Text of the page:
City Council meeting tape edited for political content

March 22, 2005|by GREGORY T. SIMMONS

City officials chose to edit a video copy of last week's City Council meeting to remove politically charged comments by Councilman N. Linn Hendershot before the video was shown on the city's cable channel.

City officials said the decision was a result of an ongoing debate among city officials and political candidates over what role the cable channel should play in this year's city elections.

It is the first time that the video was edited to remove comments since the city began televising the meetings, City Public Information Manager Karen Giffin said.


Hendershot, who was defeated in the March 8 primary, took aim during the March 15 public meeting at the slate of six Republican candidates in this year's election and their supporters.

Those comments were shown live on March 15 on Antietam Cable Channel 6 but on later broadcasts of the taped show, those comments were removed, Giffin and City Administrator Bruce Zimmerman said.

"At this point, I'm anxious to get down to City Hall tomorrow," Hendershot said Monday. "I don't understand the way it was done."

Zimmerman said the decision to not show Hendershot's comments should not be viewed as a position by the city on Hendershot's comments, but rather the decision was made following an opinion by the City Attorney's Office regarding fairness.

In February, Republican City Council candidate Ruth Anne Callaham sought a legal opinion from the city about the use of the cable channel in regards to the election.

In a Feb. 23 letter, City Attorney William Nairn wrote a six-paragraph opinion, saying that other cities are divided over whether to allow candidates to use the government channel for election purposes, but one reason cities don't do it is because of the so-called fairness doctrine.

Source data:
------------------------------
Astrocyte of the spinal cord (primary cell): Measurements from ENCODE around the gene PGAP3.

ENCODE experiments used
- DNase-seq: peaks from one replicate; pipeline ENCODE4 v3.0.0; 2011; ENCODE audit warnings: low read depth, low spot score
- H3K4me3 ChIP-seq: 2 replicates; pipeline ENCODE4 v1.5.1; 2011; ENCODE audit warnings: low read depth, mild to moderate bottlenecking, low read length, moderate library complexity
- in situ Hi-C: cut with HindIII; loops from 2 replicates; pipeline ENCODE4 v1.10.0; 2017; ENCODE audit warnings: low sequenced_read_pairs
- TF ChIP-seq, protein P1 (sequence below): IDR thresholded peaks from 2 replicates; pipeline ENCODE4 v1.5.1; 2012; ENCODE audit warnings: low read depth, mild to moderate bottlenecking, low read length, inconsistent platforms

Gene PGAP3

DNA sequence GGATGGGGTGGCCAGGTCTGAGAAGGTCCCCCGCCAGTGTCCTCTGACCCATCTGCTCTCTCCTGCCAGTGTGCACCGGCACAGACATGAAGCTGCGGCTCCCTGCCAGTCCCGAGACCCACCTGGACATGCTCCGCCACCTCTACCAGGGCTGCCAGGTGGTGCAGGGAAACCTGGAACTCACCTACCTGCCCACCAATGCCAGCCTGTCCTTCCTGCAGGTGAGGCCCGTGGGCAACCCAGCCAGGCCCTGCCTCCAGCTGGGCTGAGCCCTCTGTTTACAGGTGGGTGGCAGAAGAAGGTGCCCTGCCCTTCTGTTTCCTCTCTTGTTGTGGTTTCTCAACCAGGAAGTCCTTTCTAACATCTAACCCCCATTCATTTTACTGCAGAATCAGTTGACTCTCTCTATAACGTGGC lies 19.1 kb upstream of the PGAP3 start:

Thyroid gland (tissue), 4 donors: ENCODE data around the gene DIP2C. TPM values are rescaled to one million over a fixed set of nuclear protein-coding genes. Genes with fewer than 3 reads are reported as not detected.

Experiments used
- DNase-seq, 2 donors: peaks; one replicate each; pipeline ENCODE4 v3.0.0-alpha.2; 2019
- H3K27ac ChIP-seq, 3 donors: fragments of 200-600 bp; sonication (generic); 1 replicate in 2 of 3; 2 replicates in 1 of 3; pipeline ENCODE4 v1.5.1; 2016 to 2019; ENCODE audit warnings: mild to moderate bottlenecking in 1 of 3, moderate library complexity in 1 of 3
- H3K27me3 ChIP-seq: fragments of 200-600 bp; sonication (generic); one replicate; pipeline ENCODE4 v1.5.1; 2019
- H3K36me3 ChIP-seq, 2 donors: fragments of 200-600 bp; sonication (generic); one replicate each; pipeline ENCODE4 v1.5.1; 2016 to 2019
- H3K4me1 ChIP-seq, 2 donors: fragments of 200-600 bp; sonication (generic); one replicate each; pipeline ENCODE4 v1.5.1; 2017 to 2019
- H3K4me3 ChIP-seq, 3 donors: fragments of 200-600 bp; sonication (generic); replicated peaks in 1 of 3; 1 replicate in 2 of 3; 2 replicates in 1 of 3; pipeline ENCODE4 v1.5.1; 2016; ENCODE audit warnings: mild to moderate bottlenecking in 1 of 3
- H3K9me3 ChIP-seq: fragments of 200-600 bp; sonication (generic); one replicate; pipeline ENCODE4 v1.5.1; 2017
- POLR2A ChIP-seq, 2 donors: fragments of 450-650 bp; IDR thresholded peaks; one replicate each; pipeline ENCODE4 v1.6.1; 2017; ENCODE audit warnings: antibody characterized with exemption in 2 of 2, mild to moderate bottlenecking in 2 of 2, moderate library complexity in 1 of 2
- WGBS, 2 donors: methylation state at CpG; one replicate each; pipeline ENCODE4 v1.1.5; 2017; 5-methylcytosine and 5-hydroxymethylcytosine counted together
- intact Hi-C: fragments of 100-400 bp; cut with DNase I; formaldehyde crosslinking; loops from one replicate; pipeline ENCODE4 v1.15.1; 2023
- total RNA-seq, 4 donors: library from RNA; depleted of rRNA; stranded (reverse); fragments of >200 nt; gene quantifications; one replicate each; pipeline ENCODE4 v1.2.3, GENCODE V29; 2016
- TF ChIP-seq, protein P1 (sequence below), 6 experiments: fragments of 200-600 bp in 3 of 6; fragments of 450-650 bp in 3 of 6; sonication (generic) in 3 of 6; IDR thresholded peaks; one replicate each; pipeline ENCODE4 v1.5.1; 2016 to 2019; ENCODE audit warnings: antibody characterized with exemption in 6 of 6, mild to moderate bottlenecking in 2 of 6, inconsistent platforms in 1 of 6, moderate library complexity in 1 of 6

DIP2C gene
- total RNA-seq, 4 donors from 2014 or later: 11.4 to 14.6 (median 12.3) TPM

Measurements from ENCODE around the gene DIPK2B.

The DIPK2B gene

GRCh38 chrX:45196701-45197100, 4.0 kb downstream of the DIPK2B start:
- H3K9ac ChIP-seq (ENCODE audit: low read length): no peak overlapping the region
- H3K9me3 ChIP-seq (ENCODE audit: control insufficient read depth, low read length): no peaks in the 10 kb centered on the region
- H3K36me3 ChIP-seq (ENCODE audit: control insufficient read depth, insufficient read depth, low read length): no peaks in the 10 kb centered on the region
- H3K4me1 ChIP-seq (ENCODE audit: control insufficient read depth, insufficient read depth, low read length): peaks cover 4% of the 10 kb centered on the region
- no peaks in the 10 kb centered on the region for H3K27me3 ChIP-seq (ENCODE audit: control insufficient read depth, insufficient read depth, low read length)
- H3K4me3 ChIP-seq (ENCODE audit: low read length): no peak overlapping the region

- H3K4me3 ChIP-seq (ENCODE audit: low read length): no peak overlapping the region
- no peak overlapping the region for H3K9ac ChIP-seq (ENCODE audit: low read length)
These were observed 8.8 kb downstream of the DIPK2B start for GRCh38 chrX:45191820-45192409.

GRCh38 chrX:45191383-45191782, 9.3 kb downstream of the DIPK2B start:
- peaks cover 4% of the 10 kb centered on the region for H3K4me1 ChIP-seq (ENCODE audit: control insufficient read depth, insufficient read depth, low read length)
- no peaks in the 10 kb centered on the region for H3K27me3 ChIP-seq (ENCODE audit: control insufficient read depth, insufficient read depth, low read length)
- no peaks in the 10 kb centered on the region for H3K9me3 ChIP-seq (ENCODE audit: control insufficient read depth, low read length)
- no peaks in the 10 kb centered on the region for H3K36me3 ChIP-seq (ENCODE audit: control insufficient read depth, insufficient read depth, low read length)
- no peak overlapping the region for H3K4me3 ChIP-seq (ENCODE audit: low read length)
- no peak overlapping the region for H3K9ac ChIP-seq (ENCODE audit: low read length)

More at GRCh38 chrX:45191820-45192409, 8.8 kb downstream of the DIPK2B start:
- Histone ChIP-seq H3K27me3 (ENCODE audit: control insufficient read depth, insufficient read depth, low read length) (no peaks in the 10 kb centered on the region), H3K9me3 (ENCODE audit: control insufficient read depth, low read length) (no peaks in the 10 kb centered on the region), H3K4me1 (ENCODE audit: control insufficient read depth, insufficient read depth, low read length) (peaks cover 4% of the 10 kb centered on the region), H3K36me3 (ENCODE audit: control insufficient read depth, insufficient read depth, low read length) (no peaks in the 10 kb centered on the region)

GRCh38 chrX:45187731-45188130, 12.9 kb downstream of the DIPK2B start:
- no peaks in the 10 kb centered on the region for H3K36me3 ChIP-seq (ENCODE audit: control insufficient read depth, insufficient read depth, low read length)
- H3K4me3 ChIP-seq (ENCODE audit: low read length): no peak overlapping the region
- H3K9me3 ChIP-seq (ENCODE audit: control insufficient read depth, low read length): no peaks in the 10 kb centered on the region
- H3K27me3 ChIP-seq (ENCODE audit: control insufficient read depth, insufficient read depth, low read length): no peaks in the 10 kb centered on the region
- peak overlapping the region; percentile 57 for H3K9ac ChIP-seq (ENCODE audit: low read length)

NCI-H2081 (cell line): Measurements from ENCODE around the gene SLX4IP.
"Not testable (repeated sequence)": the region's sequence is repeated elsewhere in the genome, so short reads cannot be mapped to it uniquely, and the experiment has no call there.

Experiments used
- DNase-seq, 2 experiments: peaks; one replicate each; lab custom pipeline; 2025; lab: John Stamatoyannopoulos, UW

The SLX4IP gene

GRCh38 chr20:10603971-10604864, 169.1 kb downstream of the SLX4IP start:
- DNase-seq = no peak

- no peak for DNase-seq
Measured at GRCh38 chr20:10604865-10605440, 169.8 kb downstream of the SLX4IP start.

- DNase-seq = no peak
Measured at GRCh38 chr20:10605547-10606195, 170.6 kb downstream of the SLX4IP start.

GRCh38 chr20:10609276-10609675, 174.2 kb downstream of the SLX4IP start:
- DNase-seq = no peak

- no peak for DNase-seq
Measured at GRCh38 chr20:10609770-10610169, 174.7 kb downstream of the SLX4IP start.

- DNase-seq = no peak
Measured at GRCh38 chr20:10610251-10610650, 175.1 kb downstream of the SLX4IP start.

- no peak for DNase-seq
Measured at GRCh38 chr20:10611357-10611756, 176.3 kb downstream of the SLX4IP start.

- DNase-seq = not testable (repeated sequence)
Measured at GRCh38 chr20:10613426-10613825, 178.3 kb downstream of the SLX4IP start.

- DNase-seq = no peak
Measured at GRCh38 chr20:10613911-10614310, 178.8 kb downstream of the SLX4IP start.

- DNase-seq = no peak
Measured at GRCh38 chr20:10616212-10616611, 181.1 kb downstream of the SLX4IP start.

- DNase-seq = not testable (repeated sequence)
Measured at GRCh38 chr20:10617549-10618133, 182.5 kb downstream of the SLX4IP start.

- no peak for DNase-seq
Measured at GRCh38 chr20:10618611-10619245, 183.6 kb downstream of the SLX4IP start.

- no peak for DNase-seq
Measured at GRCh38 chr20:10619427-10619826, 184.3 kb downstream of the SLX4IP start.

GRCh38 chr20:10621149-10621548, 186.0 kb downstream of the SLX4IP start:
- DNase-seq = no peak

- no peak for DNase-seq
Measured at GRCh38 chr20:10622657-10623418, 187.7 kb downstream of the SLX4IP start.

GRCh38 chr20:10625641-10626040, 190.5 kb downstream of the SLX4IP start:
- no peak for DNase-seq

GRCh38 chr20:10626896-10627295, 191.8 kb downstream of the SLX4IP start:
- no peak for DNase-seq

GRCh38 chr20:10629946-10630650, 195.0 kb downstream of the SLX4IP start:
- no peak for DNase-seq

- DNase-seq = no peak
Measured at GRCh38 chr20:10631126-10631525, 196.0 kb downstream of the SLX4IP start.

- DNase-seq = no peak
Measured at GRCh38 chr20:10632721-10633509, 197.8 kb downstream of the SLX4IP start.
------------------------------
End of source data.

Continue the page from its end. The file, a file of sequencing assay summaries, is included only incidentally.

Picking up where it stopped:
Nairn wrote that the doctrine "basically provides that if you allow one candidate use of the channel, all candidates would have to be allowed use on an equal or similar basis."

Callaham, reached Monday, said she agrees with the fairness doctrine.

"It's been clear to me that the incumbents are being a bit opportunistic" with the time they have during their meetings, Callaham said. "We do not have any opportunity that we could refute (their comments) to the same audience."

Nairn, in the same opinion, also said: "There is a specific exception in the law for the broadcasting of bona fide government meetings, which exempt from the application of the fairness doctrine the appearance of incumbent candidates at a bona fide government meeting."

Scott Hesse, a Republican running on the same slate as Callaham, called Zimmerman last week to voice concerns over fairness of Hendershot's comments.

"It was blatantly political," Hesse said.

But Hesse said he also believed citizens have the right to see the entire meeting, not an edited version.

"It puts me in a dilemma," Hesse said.

Councilman Lewis C. Metzner said if other council members don't call for the issue to be discussed at this afternoon's meeting, he will in hopes of setting a more clear policy.

Metzner said he doesn't see how the fairness doctrine could be applied in this particular context, and "it won't happen again."

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